Most of us love horses, and why not. They have worked for and played with us for centuries. They are generally friendly and sometimes downright…
Once upon a time, the world grew cold. Got your attention? Beats another story about global warming eh! Well, about a million or more years ago, the earth began to cool. That lasted until just ten thousand years ago.
Great sheets of ice, sometimes a thousand feet thick, moved from the north, gouging out the land. It was the ice age. Somehow, these harsh conditions encouraged the development of giant mammals. Among them were the Mastodon and the Mammoth.
Both Mastodons and Mammoths were closely related to today's elephants. The Mastodon was shorter than an elephant, but more heavily built, with upward curving tusks. Mammoths ranged from six to 14 feet high at the shoulder.
Both were covered in thick reddish-brown hair. Both were vegetarians.
Mastodons originated about thirty-five million years ago in North Africa, spreading to Eurasia about twenty million years ago, and then came to North America via the Bering land bridge about fifteen million years ago.
They were followed by the Wooly Mammoth. We know what they looked like because of an amazing number of skeletons and sometimes, full animal carcasses were trapped in ice and kept frozen over the last thirty thousand years. The woolly mammoth, which was about the size of present-day Asiatic elephants, had a shaggy coat and large, curved ivory tusks.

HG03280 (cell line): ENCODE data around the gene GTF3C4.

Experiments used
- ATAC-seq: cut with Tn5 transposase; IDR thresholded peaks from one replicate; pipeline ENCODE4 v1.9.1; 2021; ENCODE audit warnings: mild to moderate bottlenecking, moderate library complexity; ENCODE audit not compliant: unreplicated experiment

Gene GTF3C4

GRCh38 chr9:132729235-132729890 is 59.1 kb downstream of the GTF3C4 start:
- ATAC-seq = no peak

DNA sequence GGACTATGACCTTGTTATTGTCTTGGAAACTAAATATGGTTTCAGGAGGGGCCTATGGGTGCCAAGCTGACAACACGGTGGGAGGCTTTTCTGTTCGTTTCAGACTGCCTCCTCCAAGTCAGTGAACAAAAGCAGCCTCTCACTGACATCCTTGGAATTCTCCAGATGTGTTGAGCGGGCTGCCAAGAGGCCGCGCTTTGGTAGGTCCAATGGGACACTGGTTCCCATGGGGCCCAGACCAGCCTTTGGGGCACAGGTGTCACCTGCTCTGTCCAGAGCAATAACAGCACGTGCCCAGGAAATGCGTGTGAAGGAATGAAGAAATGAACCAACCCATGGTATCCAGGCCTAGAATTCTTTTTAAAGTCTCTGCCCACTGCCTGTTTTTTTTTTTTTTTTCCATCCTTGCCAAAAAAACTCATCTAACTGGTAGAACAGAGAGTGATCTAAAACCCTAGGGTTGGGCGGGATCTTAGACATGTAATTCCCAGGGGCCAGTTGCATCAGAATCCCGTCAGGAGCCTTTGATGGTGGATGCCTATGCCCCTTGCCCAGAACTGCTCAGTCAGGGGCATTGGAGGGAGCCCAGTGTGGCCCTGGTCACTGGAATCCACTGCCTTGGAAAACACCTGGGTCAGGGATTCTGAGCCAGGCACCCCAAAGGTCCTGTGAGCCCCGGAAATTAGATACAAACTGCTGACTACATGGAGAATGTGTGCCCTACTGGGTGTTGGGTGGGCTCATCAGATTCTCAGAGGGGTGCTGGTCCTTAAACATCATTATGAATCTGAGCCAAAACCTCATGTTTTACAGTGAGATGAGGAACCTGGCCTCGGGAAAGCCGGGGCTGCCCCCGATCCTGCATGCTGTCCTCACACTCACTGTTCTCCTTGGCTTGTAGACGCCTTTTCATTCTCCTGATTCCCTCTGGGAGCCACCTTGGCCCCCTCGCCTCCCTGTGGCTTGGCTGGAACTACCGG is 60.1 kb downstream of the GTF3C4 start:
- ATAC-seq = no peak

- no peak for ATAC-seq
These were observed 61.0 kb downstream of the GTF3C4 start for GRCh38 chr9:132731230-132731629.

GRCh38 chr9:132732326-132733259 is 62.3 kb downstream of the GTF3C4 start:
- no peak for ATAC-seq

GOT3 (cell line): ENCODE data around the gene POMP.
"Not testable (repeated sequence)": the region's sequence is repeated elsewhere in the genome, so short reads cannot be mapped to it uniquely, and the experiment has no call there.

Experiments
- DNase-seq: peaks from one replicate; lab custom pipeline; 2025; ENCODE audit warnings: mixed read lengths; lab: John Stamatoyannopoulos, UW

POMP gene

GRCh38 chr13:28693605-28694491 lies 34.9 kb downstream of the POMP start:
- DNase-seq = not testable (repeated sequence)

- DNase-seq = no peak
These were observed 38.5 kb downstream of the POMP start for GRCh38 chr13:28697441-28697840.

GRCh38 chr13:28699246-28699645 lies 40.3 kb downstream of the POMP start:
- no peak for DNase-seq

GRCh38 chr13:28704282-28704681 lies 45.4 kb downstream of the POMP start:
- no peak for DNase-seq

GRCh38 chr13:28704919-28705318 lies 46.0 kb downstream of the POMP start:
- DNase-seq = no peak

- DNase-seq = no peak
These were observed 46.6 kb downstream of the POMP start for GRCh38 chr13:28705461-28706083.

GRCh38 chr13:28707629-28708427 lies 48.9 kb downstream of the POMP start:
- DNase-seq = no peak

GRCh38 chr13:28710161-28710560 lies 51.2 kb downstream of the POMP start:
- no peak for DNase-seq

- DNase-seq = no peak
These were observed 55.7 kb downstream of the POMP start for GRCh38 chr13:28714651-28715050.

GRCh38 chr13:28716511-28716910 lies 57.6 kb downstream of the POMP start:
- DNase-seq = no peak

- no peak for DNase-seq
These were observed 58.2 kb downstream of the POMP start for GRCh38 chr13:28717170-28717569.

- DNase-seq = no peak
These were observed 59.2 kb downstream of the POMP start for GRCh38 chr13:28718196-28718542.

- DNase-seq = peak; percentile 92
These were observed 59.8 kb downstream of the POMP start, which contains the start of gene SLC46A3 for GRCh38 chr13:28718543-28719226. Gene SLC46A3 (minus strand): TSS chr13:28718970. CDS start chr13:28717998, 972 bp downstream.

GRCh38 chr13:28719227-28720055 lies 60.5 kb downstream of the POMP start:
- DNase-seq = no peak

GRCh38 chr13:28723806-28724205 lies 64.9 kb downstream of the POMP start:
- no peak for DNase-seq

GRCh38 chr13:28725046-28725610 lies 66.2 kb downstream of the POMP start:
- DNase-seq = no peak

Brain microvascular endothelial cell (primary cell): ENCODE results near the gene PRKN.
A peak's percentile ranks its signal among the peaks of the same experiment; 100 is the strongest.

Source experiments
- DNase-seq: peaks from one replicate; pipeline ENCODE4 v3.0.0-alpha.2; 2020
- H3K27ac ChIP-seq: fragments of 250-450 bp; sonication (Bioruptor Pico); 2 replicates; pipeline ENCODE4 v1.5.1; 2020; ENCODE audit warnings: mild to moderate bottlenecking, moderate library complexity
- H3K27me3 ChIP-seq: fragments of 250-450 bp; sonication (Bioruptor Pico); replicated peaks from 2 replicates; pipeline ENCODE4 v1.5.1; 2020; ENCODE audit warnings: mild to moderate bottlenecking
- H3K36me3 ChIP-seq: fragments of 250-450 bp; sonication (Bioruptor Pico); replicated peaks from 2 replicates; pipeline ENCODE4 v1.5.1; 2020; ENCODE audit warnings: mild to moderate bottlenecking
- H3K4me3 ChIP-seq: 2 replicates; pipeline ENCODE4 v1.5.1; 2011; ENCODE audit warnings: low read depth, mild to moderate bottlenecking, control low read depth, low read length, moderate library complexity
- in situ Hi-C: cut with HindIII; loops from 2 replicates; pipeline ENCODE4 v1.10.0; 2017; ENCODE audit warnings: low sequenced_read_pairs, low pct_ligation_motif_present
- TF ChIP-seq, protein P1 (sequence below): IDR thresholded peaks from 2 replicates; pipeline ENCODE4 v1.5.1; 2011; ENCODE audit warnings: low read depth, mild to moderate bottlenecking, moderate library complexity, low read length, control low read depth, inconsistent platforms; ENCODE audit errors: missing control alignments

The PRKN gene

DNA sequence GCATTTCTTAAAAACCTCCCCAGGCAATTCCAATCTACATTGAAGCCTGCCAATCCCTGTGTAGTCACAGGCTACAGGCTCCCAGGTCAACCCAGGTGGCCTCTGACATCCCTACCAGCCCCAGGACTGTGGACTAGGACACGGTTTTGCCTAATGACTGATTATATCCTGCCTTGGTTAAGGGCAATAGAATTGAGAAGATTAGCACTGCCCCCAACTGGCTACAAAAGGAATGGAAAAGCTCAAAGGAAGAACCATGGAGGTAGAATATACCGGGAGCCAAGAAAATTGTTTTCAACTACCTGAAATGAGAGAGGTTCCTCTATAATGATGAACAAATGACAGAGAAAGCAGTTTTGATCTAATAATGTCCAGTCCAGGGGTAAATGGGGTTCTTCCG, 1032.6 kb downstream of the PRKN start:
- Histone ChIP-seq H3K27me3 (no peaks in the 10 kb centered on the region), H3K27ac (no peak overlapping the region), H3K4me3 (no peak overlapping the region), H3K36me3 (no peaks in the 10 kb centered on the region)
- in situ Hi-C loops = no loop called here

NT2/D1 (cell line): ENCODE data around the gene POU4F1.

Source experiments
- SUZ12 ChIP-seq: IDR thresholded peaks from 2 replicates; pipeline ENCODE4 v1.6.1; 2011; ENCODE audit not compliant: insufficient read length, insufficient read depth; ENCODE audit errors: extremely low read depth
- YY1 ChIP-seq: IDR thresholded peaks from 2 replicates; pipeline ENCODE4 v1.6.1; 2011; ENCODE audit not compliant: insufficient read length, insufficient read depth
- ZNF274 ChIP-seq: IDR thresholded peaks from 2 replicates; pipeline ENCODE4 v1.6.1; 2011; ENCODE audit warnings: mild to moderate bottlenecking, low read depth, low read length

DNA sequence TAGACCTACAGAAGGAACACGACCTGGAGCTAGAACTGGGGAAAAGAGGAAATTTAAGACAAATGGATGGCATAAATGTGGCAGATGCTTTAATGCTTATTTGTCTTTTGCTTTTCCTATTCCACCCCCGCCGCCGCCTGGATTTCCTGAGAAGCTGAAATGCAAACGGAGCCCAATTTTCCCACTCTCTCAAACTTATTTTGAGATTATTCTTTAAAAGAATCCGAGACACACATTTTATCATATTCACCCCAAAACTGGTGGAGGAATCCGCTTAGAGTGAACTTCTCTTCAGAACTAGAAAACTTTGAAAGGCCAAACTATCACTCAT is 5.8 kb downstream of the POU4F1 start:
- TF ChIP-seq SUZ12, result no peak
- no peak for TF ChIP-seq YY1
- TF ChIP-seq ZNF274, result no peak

Unlike most of the Yukon Territory, the Klondike was not glaciated in the last ice age. Thus gold nuggets, mammoth tusks and the bones of long-extinct, prehistoric animals settled to the bottom of the creeks and remained there, frozen in permafrost. In 1903, the New York Times featured an article about an amazing mammoth tusk more than ten feet long that had been found by a miner in the Klondike and brought to his Chicago home.
Hundreds of these ancient tusks have been found in the Klondike, along with the frozen remains of other primeval animals and artifacts from prehistoric peoples. The Yukon has become one of the world's major sources of fossilized woolly mammoths.
But these creatures could not cope with the rapidly changing environment and increasing human hunting toward the close of the last glaciation, and most became extinct about 11,000 years ago.
However, in 1993 came the startling discovery that dwarf woolly mammoths lived on Wrangel Island in the Bering Sea only about 4,000 years ago.
A CKRW Yukon Nugget by Les McLaughlin.